Greeley Daily Tribune from Greeley, Colorado on March 9, 1976 · Page 39
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Greeley Daily Tribune from Greeley, Colorado · Page 39

Greeley, Colorado
Issue Date:
Tuesday, March 9, 1976
Page 39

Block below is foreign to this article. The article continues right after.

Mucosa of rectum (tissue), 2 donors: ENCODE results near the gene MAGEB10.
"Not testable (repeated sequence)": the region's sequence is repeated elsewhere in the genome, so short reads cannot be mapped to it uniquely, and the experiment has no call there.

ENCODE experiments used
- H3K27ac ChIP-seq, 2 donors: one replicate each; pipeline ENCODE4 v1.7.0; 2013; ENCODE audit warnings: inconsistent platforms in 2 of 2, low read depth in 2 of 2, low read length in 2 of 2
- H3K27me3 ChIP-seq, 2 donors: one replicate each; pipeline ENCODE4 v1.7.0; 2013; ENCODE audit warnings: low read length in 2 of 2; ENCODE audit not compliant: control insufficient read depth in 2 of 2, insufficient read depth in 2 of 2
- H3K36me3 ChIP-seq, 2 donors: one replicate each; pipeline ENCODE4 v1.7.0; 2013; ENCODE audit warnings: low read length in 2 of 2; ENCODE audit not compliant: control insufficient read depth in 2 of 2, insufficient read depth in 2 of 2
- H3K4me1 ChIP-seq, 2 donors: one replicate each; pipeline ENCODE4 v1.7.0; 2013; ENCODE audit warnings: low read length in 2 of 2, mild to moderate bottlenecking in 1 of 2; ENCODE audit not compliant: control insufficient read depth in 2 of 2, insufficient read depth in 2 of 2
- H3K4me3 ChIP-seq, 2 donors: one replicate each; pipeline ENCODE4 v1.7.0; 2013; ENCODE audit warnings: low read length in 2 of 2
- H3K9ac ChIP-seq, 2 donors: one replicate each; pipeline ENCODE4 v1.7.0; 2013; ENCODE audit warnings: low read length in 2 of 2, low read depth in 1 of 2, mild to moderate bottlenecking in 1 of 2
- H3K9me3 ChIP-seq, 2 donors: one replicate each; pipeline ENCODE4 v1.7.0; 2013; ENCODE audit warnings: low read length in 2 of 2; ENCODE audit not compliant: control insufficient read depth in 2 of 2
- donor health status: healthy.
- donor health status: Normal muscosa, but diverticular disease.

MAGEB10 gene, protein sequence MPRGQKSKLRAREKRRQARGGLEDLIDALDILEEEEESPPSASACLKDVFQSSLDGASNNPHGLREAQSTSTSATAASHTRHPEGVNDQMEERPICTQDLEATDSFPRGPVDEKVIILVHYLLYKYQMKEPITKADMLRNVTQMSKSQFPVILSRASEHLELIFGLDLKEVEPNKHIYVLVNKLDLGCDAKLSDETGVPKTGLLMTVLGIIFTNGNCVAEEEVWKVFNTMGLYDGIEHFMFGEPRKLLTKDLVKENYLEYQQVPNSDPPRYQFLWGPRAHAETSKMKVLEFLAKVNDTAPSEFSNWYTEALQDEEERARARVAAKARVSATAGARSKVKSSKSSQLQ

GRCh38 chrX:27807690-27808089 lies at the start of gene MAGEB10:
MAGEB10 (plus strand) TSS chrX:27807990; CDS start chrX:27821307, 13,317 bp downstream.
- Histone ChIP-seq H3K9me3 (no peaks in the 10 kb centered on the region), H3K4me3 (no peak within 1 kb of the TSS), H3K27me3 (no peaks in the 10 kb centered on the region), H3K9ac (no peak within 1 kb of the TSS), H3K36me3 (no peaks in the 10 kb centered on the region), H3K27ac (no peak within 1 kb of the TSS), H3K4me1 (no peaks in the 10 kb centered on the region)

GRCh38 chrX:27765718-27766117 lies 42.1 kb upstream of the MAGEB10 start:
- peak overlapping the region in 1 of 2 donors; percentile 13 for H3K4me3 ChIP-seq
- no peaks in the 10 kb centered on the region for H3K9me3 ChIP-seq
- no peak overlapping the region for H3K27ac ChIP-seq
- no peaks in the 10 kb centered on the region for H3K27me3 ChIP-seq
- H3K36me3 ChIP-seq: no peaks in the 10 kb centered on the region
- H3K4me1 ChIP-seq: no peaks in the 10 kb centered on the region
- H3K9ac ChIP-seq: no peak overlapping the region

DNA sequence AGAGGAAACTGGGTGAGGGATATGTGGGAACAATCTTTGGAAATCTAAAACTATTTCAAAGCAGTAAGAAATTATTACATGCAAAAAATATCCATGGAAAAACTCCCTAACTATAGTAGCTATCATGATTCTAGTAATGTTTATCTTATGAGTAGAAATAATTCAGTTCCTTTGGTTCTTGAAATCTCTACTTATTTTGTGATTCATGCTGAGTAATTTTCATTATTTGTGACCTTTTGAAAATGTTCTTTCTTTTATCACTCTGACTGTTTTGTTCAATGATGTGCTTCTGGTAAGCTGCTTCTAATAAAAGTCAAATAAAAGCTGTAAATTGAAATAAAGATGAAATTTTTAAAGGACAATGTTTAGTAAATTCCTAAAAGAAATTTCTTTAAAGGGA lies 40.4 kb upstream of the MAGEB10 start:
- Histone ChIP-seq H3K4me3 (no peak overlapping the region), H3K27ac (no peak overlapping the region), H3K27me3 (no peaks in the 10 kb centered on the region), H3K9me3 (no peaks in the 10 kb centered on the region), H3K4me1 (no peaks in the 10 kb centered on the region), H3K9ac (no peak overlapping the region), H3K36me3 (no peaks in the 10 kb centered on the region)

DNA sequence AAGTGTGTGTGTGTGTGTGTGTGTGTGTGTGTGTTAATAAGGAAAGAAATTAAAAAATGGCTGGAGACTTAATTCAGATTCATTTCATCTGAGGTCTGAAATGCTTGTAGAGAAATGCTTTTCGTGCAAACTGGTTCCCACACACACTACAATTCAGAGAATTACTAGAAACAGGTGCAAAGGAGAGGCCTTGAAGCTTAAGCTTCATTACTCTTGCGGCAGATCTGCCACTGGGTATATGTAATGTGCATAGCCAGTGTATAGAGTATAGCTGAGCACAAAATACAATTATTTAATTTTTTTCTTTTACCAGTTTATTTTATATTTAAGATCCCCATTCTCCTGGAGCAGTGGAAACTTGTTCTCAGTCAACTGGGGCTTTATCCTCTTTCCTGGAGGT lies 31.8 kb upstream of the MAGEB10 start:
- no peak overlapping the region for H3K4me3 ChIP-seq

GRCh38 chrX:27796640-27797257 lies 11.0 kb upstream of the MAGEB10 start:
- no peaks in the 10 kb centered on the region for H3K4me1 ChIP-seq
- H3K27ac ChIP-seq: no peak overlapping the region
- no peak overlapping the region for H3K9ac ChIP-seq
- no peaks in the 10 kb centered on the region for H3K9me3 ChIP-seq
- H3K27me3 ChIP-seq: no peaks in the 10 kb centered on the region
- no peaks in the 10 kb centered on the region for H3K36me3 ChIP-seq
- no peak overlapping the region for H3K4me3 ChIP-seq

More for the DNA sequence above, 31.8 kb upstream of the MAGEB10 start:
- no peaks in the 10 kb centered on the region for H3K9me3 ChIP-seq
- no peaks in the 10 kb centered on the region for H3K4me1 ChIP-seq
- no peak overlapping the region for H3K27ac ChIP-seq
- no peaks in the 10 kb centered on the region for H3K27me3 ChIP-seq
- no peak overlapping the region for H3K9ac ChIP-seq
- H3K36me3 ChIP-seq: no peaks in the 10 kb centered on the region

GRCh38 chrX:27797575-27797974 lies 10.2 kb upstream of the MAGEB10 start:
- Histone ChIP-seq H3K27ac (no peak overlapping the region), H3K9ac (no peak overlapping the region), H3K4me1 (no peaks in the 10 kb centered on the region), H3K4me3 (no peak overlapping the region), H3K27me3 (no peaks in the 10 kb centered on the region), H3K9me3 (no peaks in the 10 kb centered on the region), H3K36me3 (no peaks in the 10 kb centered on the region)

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Consumers Oil shows growth in its 55 years Tuc,., March 9, l'J76 GRKKLKY (Colo.) TKIBUINE A.I5 The combined ideas of a few farmers in Weld County In 1920 has grown to a.cooperative of more than 3,550 members with total assets of almost (2 million. Consumers Oil Company Inc., located In the 700 block of 6th Street, started with a single station and 500 members 55 years ago, and now includes a service station, tire shop and retread manufacturing plant and an appliance store. The roll call of the original board of directors was an impressive list of Greeley and Weld County citizens. F. M. Mason, a farmer, was elected president of the first consumers' organization, and his Board of Directors were J. B. Cozens, D. C. Royer, C. B. Chase, and J. W. Ewing.' For eight years, Consumers Oil was located In a small service station at 714 6th St. In 1929, the membership had grown so rapidly that the members voted to incorporate and the company adopted its present name of Consumers Oil 'Cooperative Inc. At about the same time as the incorporation, the members decided to modernize the garage, and they built a two- story building -- housing a filling station, lube rack, and the officers. The business began to expand at a rapid pace, and soon new lxSLlei near Lucerne, buildings were needed to house -Recently, the company all of the services offered to installed the new Bandag Cold members. process tire recapping; plant. --In 1947, large bulk tanks offering a much stronger bind were installed to offer members f or recapped tires, according to propane gas distribution. -In 1948, recapping equipment was installed, and another building was purchased to operate the tire recapping industry. --In' 1952, a new building was erected to accommodate the tire business, and property across the street was also purchased for storage. --The company added a fertilizer business in 1963, and it has grown rapidly. --Consumers Oil and Agland of Eaton combined their resources in 1974 to build a bulk plant to service both companies. The new bulk plant is Z. G. Spalding, president of the Board of Directors. The company produces more than 17,000 recapped tires per year. According to Spalding, the boards of directors of the RETREAD BUSINESS HAS INFLATED - Z. G. (Buck) Spaidlng standc next to a row of retread tires in the Consumers Oil tire shop. A new cold mount process -- Bandag Retreads -is a rapidly growing business for the company, and Spalding said the process will outlast the older hot method of retreading tires by almost two-to-one. (Tribune photo by Mike Peters) Greeley Mall has 62 stores The 500,000-square-foot Greeley Mall has rapidly expanded from 14 stores open for business a little less than three years ago to 62 stores. Safeway opened in February, 1973, followed by a phase one grand opening on April 5, with Montgomery Ward and 12 specialty shops. Joslins and two dozen additional stores opened during the following summer. Since that time, staggered store openings have followed in both the main mall and the center's convenience building as well as the free standing Weld Colorado Bank and 7-11 store. The S9 million covered mall is a project of the Fulenwider Company, which has been active in Colorado real estate for more than 60 years. Among other Fulenwider developments are shopping centers, restaurants, motels, home subdivisions, a p a r t m e n t complexes and ski resorts. Customer comfort and convenience and aesthetic appeal were primary in the developer's original concept of the mall, with incorporation of a vast parking area with access to the temperature controlled covered mall through several convenient entrances. Within, the visitor finds warmly carpeted mall floors, sparkling fountains, soft'vapor lights, numerous planters with lush, live foliage plants and a generous supply of comfortable benches for rest slops. Community involvement has been a primary concern of the Greeley Mall Merchants Association, which has hosted such on-premise activities as charity bazaars, vocational education exhibits, art shows, 4- II and scouting displays, fire prevention and safety exhibits and demonstrations, energy conservation shows, and sporls and recreation shows. Also, a community booth, located outside the Waldenbook store, is available without charge to c o m m u n i t y , n o n p r o f i t organizations for fund-raising projects or the dissemination of information. Approximately one half the stores in the Greelcy Mall arc owned and operated by independent business people, many of them* long-time residents of the Greeley area. The balance is made up of chains. For the past three years, the mall's impact on the community has been reflected In a substantially increased payroll, increased sales tax and property tax revenues and greater employment opportunities for local residents. The mall's three major department stores- Montgomery Ward, Joslins and McDonald's -- in addition to a wide range of specialty stores offer the shopper an outstanding selection of merchandise and services. Franke's, a 12,000-square-foot variety store, offers a wide and diversified selection of merchandise. Stores specializing in fashion include the Shoe Gallery, ABC Kiddie Shop, Carousel, Clothes Basket, Dark Horse Leather, Foxmore Casuals, KG Metis, Kinney Shoes, Martin Shoes, Players, Stewarts, Up Your Alley, Pant and Duds, and Stampede Western Wear. Financial services are available at Weld Colorado Bank, First Federal Savings, and General Finance. Other services are offered by Classic Cleaners, the Butcher Shoppe (HairStyling),The shoe healer, Regis Beauty, Executravel, and American Family Insurance. A wide selection of foods are available for individual preferences at Arby's Roast Beef, Bon Dejeuner, The Balanced Diet, Franke's Cheese House, Bresler's Ice Cream, Casa Godinez, Daylight Donut, Karmelkorn and Orange Julius. Specially shops include Mexican Joes, Bri-Tone Camera, Craft Center of Colorado, Glass Impressions, The Greenery, Jewel Box, Land of Oz, Lullaby Shop, Markay Photos, Meyers Jewelry, Musicland, Mountain Sports, Qualitat tlnltd., R Cards and Gifts. Royal Optical, the Silver Naja, Slatcmcnt-Union Colony, Team Electronics, the Toy Cnmpany, Waldenhooks, the Water Closet. Zalcs Jewelry, Mr. Neat Tuxedo, Bazaar Imports and Skyscenc Flowers. Agland Co-op and Consumers Oil show a desire to merge the two co-ops to eliminate depreciation and expand (heir businesses and offer a more complete service. PROTECTING AMERICA CONSUMERS OIL IN 1927 -- From 1921, when the cooperative began, until 1929, Consumers Oil Co. was housed in this tiny building with in old-fashioned gasoline pumps. The company now has four buildings, plus a large bulk plant. Know you'll be safe tonight with a deadbolt lock from GREELEY LOCK KEY (formerly A. G. LOCKSMITH) 1416 9th St. Greeley When Halley's Comet scooted past the sun many Americans feared the end of the world. They were wrong! In that decade the Boy Scouts and the Campfire Girls were founded. Irving Berlin's "Alexander's Ragtime Band" swept the country. Perry's discovery of the North Pole was confirmed and Amundsen discovered the South Pole. Man had "reached the ends of the earth" and Barney Oldficld was the fastest man on the face of the earth when he speeded a Bcnz at 133 miles per hour. When it came to sports, Jim Thorpe was champion and when it came to politics, "Big Bill" Taft was President. Greeley had no paved streets, only a handful of autos and hitching posts lined 8th Street. Streetcars were running in Greeley. Hibbs Clothing was founded in 1911 and has been under the same continuous management for these 65 years. Since 1911, things have changed a bit, but some things haven't changed. Among these arc . . . the standards of quality and service Hibbs Clothing Company has offered since 1911. We're in our 66th year, but we'll still be here for our 200th! 814 Ninth Street The Comfortable Store Downtown Greeley 353-1071